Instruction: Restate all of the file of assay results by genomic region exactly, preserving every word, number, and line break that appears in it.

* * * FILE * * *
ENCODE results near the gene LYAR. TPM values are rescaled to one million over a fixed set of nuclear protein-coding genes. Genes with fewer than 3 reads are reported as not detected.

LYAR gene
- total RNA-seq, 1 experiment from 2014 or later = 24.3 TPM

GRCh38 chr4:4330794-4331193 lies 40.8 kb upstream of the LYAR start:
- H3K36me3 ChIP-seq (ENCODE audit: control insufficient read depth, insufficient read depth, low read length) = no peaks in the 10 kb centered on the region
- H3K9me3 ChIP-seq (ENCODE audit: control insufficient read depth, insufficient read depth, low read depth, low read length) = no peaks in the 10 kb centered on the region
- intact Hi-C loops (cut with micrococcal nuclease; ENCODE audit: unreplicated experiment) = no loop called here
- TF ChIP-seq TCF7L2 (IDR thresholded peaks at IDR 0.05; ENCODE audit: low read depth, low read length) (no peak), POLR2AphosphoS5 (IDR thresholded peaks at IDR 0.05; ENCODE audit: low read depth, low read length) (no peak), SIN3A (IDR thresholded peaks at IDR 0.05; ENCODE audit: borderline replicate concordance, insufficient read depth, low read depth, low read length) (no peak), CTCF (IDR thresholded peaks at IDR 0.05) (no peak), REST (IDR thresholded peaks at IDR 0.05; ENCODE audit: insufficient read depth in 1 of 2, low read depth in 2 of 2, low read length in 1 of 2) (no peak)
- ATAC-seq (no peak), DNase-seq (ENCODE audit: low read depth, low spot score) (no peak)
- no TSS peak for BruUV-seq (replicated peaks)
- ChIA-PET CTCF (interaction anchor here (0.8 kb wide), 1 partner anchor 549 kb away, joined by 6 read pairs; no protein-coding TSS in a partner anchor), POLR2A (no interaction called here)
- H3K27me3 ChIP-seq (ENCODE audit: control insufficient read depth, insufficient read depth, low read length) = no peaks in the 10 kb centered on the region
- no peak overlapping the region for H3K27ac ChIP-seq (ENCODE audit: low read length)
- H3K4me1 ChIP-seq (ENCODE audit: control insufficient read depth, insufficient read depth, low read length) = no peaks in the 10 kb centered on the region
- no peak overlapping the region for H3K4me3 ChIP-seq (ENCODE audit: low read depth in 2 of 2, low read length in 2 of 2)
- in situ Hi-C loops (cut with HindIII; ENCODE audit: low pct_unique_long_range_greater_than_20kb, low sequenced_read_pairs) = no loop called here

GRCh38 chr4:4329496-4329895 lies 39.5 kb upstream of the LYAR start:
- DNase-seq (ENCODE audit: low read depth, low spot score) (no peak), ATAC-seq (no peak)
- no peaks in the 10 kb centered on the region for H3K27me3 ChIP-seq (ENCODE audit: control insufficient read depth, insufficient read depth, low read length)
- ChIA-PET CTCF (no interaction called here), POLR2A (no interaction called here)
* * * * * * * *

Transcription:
ENCODE results near the gene LYAR. TPM values are rescaled to one million over a fixed set of nuclear protein-coding genes. Genes with fewer than 3 reads are reported as not detected.

LYAR gene
- total RNA-seq, 1 experiment from 2014 or later = 24.3 TPM

GRCh38 chr4:4330794-4331193 lies 40.8 kb upstream of the LYAR start:
- H3K36me3 ChIP-seq (ENCODE audit: control insufficient read depth, insufficient read depth, low read length) = no peaks in the 10 kb centered on the region
- H3K9me3 ChIP-seq (ENCODE audit: control insufficient read depth, insufficient read depth, low read depth, low read length) = no peaks in the 10 kb centered on the region
- intact Hi-C loops (cut with micrococcal nuclease; ENCODE audit: unreplicated experiment) = no loop called here
- TF ChIP-seq TCF7L2 (IDR thresholded peaks at IDR 0.05; ENCODE audit: low read depth, low read length) (no peak), POLR2AphosphoS5 (IDR thresholded peaks at IDR 0.05; ENCODE audit: low read depth, low read length) (no peak), SIN3A (IDR thresholded peaks at IDR 0.05; ENCODE audit: borderline replicate concordance, insufficient read depth, low read depth, low read length) (no peak), CTCF (IDR thresholded peaks at IDR 0.05) (no peak), REST (IDR thresholded peaks at IDR 0.05; ENCODE audit: insufficient read depth in 1 of 2, low read depth in 2 of 2, low read length in 1 of 2) (no peak)
- ATAC-seq (no peak), DNase-seq (ENCODE audit: low read depth, low spot score) (no peak)
- no TSS peak for BruUV-seq (replicated peaks)
- ChIA-PET CTCF (interaction anchor here (0.8 kb wide), 1 partner anchor 549 kb away, joined by 6 read pairs; no protein-coding TSS in a partner anchor), POLR2A (no interaction called here)
- H3K27me3 ChIP-seq (ENCODE audit: control insufficient read depth, insufficient read depth, low read length) = no peaks in the 10 kb centered on the region
- no peak overlapping the region for H3K27ac ChIP-seq (ENCODE audit: low read length)
- H3K4me1 ChIP-seq (ENCODE audit: control insufficient read depth, insufficient read depth, low read length) = no peaks in the 10 kb centered on the region
- no peak overlapping the region for H3K4me3 ChIP-seq (ENCODE audit: low read depth in 2 of 2, low read length in 2 of 2)
- in situ Hi-C loops (cut with HindIII; ENCODE audit: low pct_unique_long_range_greater_than_20kb, low sequenced_read_pairs) = no loop called here

GRCh38 chr4:4329496-4329895 lies 39.5 kb upstream of the LYAR start:
- DNase-seq (ENCODE audit: low read depth, low spot score) (no peak), ATAC-seq (no peak)
- no peaks in the 10 kb centered on the region for H3K27me3 ChIP-seq (ENCODE audit: control insufficient read depth, insufficient read depth, low read length)
- ChIA-PET CTCF (no interaction called here), POLR2A (no interaction called here)